Transient carriage was found to be more common than persistent carriage among patients with asymptomatic carriage of toxigenic Clostridioides difficile, though the burden of carriage was relatively higher among those with persistent carriage. These study findings were published in Clinical Infectious Diseases.
Researchers conducted a prospective study at 3 tertiary care facilities between November 2016 and November 2018 to identify patients with new-onset asymptomatic carriage of toxigenic C difficile and assess the natural history of C difficile infection and (CDI) colonization. Perirectal specimens were collected weekly for culture analyses from patients with no diarrhea at baseline, with those identified as asymptomatic carriers studied further to determine the duration and burden of carriage. Patients with only 1 positive culture were considered transient carriers and those with 2 or more positive cultures, collected at least 7 days apart, were considered persistent carriers. Fisher exact testing was used to compare the percentage of transient vs persistent carriers with a high burden of carriage, and factors associated with asymptomatic carriage were determined via bivariate analyses.
Among 1432 patients with negative cultures at baseline and at least 1 follow-up culture, asymptomatic carriage was noted in 142 (9.9%) and 39 (2.7%) developed CDI without prior carriage detection. Of the 142 asymptomatic carriers, 19 (13.4%) subsequently developed CDI.
Data captured from 82 patients with asymptomatic carriage showed transient carriage in 50 (61.0%) and persistent carriage in 32 (39%). The estimated median time to clearance of colonization was 77 days. In addition, a high burden of carriage was observed among a significantly greater percentage of persistent vs transient carriers (56.3% vs 10.0%; P <.001).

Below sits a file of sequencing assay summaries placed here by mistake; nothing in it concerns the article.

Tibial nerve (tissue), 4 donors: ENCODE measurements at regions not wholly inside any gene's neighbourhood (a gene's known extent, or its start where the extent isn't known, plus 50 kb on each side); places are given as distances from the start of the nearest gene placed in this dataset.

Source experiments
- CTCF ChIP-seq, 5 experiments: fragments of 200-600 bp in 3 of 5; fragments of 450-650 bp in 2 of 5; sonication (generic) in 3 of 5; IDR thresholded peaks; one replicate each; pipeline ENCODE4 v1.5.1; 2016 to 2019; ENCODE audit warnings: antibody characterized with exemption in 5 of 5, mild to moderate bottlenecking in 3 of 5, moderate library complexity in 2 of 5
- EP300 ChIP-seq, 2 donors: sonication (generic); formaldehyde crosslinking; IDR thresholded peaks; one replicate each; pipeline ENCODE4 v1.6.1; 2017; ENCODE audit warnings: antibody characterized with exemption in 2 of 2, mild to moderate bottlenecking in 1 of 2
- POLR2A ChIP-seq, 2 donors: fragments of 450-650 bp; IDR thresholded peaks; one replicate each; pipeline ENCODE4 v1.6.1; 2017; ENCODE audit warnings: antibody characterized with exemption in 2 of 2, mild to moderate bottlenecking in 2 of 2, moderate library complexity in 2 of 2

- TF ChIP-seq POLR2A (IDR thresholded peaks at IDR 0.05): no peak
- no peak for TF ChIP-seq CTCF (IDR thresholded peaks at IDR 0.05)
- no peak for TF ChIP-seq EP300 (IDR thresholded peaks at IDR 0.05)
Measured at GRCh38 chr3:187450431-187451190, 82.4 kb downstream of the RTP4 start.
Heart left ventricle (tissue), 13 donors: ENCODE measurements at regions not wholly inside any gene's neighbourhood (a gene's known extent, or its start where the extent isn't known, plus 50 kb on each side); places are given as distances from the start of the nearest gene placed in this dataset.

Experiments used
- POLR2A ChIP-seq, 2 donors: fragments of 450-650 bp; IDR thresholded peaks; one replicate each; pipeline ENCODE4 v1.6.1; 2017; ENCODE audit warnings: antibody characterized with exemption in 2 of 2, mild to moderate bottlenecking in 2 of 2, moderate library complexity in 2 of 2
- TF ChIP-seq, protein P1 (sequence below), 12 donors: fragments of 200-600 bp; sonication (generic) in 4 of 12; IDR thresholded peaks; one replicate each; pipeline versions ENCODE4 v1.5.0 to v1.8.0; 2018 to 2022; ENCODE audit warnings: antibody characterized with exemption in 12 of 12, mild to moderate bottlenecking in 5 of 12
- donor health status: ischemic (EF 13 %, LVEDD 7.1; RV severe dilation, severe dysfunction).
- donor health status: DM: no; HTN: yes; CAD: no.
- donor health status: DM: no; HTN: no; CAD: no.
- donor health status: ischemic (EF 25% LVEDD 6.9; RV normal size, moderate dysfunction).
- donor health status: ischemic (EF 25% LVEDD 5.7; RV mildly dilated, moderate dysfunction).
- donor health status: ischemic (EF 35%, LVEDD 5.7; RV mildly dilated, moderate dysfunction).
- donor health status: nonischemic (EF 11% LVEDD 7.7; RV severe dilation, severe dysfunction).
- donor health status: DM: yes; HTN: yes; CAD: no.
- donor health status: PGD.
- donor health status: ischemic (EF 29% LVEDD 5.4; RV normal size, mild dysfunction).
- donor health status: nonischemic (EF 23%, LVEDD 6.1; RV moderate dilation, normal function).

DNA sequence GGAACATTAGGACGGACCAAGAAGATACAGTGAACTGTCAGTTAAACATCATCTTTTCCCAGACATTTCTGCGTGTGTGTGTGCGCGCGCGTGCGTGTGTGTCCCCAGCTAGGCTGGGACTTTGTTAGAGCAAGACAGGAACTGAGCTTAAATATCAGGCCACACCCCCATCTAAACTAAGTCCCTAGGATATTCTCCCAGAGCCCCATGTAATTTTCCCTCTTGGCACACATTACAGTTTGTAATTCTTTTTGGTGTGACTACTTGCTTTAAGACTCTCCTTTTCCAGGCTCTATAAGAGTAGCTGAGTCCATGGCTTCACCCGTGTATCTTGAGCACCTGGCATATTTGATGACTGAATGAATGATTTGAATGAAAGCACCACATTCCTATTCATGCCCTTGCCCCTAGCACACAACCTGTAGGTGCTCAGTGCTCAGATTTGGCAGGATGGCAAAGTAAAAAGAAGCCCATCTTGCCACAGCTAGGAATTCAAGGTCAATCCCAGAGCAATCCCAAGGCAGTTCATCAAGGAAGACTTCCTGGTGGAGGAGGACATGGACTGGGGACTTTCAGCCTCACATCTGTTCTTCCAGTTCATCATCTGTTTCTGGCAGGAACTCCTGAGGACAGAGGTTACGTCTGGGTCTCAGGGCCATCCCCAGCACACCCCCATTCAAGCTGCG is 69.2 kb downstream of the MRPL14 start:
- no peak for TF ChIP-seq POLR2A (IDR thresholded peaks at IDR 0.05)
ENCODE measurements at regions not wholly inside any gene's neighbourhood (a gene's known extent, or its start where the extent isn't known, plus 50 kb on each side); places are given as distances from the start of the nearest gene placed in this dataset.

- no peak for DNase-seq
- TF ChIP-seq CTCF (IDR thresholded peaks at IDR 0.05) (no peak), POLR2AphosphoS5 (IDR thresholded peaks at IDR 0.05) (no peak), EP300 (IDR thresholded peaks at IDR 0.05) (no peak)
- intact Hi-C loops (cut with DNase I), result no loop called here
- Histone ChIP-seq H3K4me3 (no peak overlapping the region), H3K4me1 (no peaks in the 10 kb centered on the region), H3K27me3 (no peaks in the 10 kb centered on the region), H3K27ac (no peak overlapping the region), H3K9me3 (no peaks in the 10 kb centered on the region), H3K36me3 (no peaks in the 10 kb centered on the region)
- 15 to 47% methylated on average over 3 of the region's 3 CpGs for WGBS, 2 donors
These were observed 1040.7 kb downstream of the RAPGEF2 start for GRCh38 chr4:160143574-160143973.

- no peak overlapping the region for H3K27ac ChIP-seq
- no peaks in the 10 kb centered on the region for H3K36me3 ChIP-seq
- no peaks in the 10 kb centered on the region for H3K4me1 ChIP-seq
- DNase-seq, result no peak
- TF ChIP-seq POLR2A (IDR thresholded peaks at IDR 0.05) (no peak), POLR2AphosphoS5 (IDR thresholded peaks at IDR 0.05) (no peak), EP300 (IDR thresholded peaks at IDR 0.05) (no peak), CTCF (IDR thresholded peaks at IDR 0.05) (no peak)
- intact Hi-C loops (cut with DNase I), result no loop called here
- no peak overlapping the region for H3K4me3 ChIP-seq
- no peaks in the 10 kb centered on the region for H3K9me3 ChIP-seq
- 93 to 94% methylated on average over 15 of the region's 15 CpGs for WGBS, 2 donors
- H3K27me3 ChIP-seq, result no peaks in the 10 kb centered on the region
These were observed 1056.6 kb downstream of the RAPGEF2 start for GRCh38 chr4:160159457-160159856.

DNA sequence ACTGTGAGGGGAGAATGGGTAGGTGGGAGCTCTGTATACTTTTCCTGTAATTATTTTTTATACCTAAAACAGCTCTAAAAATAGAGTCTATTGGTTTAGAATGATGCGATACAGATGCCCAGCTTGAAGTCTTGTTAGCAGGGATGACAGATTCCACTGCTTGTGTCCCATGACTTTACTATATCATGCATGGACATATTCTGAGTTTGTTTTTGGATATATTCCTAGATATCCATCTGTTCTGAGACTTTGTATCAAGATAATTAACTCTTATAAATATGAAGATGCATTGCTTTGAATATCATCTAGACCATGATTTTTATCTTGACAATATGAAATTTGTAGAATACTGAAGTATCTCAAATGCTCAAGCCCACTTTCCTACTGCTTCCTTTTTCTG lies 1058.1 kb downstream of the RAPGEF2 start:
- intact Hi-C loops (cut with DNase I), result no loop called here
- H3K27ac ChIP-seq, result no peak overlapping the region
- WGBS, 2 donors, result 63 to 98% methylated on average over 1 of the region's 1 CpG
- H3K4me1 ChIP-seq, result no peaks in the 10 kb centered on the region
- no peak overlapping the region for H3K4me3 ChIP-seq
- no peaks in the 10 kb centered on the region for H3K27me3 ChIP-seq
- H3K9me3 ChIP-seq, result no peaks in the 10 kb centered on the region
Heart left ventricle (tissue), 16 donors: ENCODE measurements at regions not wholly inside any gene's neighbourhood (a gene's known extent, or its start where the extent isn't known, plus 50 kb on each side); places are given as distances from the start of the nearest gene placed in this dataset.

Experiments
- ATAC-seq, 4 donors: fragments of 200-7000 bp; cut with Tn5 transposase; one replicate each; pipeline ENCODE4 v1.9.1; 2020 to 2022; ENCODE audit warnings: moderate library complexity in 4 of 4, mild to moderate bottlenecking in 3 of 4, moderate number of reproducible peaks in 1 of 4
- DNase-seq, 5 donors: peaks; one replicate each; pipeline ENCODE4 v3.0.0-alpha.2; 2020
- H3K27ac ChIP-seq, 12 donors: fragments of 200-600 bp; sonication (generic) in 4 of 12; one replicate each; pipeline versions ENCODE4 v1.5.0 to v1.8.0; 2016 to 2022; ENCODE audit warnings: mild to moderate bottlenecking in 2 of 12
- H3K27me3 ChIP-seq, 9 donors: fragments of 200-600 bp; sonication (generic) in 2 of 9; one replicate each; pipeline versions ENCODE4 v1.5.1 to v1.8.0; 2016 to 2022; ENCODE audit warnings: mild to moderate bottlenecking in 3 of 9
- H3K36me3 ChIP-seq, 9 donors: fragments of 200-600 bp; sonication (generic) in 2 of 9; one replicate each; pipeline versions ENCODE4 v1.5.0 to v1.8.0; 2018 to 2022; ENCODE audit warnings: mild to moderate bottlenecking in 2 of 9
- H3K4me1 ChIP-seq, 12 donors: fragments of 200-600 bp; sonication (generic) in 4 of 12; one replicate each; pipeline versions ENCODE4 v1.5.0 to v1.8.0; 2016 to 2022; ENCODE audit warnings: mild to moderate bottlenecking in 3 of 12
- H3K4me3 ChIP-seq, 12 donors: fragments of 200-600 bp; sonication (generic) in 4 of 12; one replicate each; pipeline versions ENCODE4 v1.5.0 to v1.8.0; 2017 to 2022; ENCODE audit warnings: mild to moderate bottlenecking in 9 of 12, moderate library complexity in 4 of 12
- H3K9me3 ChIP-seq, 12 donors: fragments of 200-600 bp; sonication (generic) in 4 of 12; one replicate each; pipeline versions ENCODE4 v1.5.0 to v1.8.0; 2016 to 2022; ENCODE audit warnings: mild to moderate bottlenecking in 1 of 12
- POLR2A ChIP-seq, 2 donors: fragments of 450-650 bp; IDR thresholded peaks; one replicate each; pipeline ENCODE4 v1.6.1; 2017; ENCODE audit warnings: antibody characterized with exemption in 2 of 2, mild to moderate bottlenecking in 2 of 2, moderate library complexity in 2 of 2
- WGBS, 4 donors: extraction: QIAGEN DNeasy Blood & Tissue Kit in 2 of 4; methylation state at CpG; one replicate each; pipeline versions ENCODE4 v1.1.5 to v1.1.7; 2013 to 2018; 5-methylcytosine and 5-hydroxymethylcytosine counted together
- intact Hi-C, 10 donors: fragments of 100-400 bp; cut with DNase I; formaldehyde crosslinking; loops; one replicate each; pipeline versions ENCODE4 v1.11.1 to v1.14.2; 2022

Significant predictors for asymptomatic carriage of toxigenic C difficile were hospitalization within the past year, antibiotic exposure within the previous 90 days, chronic pulmonary disease, and methicillin-resistant Staphylococcus aureus carriage.
Study limitations include potential misclassification bias, the frequency of perirectal swab collection, and variations in the strategy used for patient enrollment across the 3 tertiary care facilities.
According to the researchers, “[O]ur findings suggest that if screening and isolation of asymptomatic carriers is implemented, recovery of C. difficile from multiple specimens should be required to avoid the potential for isolation of patients with transient, low-level carriage.”
Disclosures: One study author declared affiliations with pharmaceutical, biotech, and/or device companies. Please see the reference for a full list of authors’ disclosures.
Curry SR, Hecker MT, O’Hagan J, et al. Natural history of Clostridioides difficile colonization and infection following new acquisition of carriage in healthcare settings: a prospective cohort study. Clin Infect Dis. Published online March 11, 2023. doi:10.1093/cid/ciad142